Latest News - Post mortem of a hybrid cat - how research informs wildcat conservation

Post mortem of a hybrid cat - how research informs wildcat conservation

Please note: This blog contains images that some people may find distressing.

Entering the dissecting room, we are preparing to witness the post mortem of a hybrid cat.

The University of Edinburgh’s Royal (Dick) School of Veterinary Studies and National Museums Scotland work together to help inform wildcat conservation work. Both organisations are key partners in the Scottish Wildcat Action project and have signed up to this five-year plan to halt the decline of our native cat.

Professor Anna Meredith joins us. Her wealth of experience in disease research is apparent in the obvious respect she commands from her colleagues. We feel like honoured guests at this unique experience.

The cat lies on a stainless steel table, a suspected roadkill from Newtonmore found in October last year. It has been recently defrosted and lies in a slightly soggy state. We set up the cameras and chat to the staff.

Finally we are ready. The carcass is photographed, weighed and measured before being examined. The cat’s broken back and frayed claws prove that it has definitely been hit by a car. It is also checked for parasites and samples are taken to test for disease.

This helps inform our work on the ground because we know which areas are more at risk from Feline Leukaemia or Feline Aids, both fatal diseases that can be passed on to wildcats through mating or fighting with other cats.

Hybrid cat - dissecting room

Photo: The cat is then expertly skinned. The cat is then expertly skinned. The pelt will be treated and then added to the museum collection, where it will be used in Dr Andrew Kitchener’s research on hybridisation. We can then identify areas where there is high risk of hybridisation with feral cats and focus our Trap Neuter Vaccinate and Return programme accordingly. After the post mortem, the skeleton will also be prepared for research.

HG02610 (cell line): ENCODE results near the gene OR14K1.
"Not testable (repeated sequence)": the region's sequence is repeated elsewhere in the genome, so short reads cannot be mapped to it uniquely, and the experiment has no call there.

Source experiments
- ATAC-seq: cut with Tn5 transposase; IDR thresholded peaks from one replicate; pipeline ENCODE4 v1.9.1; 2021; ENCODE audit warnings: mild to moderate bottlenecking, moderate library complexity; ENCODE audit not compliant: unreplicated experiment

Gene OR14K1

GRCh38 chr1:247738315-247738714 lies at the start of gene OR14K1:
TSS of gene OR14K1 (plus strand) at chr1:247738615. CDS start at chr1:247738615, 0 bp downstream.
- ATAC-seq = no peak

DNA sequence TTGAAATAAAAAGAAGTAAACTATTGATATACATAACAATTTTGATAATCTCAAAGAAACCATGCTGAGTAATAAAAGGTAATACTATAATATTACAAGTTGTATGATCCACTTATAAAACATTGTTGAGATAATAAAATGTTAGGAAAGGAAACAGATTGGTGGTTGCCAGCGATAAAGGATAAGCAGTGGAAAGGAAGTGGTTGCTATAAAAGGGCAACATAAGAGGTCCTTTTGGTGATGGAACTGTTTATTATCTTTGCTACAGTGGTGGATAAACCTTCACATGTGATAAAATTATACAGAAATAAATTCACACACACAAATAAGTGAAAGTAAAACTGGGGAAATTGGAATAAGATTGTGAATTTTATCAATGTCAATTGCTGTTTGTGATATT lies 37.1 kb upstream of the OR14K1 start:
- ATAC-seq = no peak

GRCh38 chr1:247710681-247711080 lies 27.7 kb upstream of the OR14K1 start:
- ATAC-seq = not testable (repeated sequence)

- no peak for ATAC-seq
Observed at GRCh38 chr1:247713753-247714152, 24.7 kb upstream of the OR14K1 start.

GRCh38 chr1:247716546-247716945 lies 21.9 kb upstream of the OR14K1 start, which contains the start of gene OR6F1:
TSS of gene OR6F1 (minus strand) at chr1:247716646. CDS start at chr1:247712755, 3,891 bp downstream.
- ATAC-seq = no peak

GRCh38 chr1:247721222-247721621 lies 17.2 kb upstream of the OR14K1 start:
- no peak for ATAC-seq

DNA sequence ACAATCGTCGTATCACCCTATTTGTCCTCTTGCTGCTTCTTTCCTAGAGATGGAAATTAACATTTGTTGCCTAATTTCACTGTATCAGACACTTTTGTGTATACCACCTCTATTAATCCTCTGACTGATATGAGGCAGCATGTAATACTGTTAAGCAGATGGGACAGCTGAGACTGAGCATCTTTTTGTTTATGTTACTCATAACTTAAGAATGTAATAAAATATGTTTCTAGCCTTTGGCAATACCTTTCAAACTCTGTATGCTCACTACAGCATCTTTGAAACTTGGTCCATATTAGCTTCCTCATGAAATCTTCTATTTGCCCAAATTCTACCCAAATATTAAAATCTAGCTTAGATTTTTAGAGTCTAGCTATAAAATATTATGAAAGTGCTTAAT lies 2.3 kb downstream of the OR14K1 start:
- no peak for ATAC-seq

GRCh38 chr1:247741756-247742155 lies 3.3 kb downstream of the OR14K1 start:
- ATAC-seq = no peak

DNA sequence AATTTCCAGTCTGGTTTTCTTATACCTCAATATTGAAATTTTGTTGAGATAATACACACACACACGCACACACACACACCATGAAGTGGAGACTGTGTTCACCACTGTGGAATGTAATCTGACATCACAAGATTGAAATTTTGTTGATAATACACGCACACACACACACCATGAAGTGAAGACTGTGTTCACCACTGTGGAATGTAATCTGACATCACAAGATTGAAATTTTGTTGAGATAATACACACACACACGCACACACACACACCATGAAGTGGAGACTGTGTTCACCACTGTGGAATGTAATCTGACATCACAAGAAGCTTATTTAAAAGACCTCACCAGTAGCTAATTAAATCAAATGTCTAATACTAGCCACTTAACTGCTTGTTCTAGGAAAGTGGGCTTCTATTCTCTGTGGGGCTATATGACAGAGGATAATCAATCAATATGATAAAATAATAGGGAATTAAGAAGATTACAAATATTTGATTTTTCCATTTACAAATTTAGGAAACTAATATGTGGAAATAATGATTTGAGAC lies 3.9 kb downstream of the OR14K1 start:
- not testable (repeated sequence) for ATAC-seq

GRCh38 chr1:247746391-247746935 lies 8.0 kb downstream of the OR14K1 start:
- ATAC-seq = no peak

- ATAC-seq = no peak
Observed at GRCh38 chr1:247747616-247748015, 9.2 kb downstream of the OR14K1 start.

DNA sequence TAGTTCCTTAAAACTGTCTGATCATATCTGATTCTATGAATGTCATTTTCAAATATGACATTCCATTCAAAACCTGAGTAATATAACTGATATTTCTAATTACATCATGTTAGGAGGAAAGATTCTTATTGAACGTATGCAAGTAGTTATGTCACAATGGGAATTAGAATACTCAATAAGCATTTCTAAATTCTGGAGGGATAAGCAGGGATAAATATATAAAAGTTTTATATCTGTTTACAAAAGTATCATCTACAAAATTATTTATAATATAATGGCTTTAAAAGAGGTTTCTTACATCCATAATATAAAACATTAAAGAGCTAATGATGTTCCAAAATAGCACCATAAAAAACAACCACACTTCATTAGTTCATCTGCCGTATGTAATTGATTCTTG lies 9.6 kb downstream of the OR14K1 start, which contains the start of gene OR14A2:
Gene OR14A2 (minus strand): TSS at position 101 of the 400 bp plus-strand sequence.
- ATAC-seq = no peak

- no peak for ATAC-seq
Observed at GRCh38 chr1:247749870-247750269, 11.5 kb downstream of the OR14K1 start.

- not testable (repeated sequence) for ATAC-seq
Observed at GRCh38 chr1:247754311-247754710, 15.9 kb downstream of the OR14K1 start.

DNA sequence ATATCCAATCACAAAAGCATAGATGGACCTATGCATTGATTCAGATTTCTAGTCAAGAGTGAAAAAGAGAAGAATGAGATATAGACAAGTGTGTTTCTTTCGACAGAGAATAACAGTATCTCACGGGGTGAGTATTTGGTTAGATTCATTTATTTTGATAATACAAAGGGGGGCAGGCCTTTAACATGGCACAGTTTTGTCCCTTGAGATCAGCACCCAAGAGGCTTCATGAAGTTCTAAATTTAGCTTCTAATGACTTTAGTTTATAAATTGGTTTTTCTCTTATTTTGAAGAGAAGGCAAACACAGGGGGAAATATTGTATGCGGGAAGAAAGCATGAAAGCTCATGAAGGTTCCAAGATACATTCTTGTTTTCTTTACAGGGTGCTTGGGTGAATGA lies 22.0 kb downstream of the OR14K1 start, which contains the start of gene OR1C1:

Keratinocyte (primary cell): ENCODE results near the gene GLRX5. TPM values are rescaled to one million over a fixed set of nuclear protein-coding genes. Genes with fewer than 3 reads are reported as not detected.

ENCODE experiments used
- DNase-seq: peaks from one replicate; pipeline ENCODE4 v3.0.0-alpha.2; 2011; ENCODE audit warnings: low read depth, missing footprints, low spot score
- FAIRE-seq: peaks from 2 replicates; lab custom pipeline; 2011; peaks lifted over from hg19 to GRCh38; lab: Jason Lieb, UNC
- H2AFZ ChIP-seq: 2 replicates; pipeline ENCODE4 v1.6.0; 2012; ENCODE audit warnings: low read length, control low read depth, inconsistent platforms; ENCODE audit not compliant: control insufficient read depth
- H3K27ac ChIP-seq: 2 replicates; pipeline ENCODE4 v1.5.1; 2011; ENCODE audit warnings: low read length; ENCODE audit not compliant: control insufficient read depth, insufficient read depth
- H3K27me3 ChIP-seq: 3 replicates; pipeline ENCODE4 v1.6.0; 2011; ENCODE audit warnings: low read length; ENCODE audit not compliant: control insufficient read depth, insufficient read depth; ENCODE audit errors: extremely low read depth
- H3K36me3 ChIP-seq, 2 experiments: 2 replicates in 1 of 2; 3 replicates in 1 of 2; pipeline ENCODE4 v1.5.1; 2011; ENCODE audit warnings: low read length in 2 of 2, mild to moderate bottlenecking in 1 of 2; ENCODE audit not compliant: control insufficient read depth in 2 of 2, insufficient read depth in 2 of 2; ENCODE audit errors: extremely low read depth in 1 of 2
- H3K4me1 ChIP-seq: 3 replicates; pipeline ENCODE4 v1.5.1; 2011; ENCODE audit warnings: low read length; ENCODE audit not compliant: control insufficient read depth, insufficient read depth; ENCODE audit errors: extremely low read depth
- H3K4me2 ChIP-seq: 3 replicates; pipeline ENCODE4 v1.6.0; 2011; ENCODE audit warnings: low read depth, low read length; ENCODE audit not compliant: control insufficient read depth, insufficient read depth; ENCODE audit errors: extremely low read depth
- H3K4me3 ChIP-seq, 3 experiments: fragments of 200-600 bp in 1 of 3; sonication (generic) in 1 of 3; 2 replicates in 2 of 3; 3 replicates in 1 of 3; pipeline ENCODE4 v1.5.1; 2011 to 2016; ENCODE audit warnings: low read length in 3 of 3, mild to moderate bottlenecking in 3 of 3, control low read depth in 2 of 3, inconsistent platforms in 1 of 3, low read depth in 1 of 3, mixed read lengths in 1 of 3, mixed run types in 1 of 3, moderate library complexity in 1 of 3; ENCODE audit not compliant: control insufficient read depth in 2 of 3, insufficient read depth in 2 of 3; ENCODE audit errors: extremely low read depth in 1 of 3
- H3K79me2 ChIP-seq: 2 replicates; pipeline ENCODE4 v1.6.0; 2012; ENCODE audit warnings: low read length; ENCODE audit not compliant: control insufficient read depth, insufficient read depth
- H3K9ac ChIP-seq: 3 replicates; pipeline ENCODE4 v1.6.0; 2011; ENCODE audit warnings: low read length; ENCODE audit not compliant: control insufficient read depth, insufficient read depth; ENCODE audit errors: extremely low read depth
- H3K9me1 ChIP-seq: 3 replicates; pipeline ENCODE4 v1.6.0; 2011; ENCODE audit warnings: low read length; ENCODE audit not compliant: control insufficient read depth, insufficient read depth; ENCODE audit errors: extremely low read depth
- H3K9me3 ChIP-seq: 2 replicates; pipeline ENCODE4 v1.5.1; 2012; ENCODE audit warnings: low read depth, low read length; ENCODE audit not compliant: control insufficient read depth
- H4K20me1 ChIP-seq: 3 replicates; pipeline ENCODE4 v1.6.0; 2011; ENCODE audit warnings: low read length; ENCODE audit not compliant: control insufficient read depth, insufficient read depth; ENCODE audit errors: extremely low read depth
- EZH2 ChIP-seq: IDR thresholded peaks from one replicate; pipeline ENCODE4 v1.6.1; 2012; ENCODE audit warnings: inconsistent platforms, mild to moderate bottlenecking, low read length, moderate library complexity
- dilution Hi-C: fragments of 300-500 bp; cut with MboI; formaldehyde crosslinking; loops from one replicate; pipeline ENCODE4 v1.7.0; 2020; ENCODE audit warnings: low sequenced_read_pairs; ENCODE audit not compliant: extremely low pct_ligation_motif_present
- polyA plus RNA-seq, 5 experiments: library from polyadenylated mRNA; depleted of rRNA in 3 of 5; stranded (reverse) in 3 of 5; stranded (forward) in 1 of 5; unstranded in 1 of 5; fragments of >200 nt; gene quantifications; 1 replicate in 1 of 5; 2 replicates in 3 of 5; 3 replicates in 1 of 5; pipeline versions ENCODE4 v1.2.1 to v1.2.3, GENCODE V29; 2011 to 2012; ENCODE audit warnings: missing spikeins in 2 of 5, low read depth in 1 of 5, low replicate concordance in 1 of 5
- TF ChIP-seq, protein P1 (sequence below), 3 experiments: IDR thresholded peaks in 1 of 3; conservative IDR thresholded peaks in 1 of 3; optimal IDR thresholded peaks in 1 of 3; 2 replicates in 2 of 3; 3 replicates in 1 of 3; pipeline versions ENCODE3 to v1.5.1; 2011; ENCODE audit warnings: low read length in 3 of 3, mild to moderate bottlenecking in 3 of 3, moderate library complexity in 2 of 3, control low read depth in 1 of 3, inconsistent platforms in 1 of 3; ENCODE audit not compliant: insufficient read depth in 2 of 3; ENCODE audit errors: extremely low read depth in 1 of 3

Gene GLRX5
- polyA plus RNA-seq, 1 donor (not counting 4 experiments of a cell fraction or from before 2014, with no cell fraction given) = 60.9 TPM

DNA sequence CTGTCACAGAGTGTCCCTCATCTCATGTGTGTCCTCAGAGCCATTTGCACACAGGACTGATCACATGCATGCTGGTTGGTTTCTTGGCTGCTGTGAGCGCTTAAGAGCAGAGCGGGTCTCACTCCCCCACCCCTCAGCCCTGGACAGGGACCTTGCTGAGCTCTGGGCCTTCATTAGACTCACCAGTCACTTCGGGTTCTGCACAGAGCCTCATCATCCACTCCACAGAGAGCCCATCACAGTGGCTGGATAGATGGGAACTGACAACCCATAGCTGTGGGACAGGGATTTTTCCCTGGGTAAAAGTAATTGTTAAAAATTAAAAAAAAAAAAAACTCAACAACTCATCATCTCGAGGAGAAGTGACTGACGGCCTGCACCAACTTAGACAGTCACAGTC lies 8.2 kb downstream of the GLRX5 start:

As we pack up and breath a thankful gulp of fresh air, I am reminded how incredible such a partnership is. Scientists, veterinarians, fieldworkers and gamekeepers work together to help protect what’s left of our beautiful Scottish wildcats. It is an astonishing achievement in itself. In the death of this unfortunate cat, there is hope because world experts like Anna and Andrew are making use of the evidence to inform Scottish Wildcat Action’s efforts on the ground.

Measuring gut length

Photo: Measuring gut length. For more information about the project, visit www.scottishwildcataction.org or on Facebook and Twitter @SaveOurWildcats.

Scottish Wildcat Action is the first national project to save the highly endangered Scottish wildcat from extinction. It is a partnership involving over 20 organisations, including, Scottish Natural Heritage, Royal Zoological Society of Scotland (RZSS), Cairngorms National Park Authority, Forestry Commission Scotland, National Museums Scotland, National Trust for Scotland, Royal (Dick) School of Veterinary Studies at the University of Edinburgh, Scottish Gamekeepers’ Association and the Scottish Wildlife Trust. It is funded by Heritage Lottery Fund and Scottish Government, as well as its partners.

With thanks to Peter Cairns for the photography.

 

 

 

Heritage Lottery Fund

This content was made possible by our Partners & Funders at Heritage Lottery Fund

By:

Image for Vicky Burns

Vicky is the Communications Coordinator for Scottish Wildcat Action. She has a background in third sector communications and marketing and is based at the Scottish Wildlife Trust office in Edinburgh.

email or call 07799 342380

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Scottish Wildcats @SaveOurWildcats

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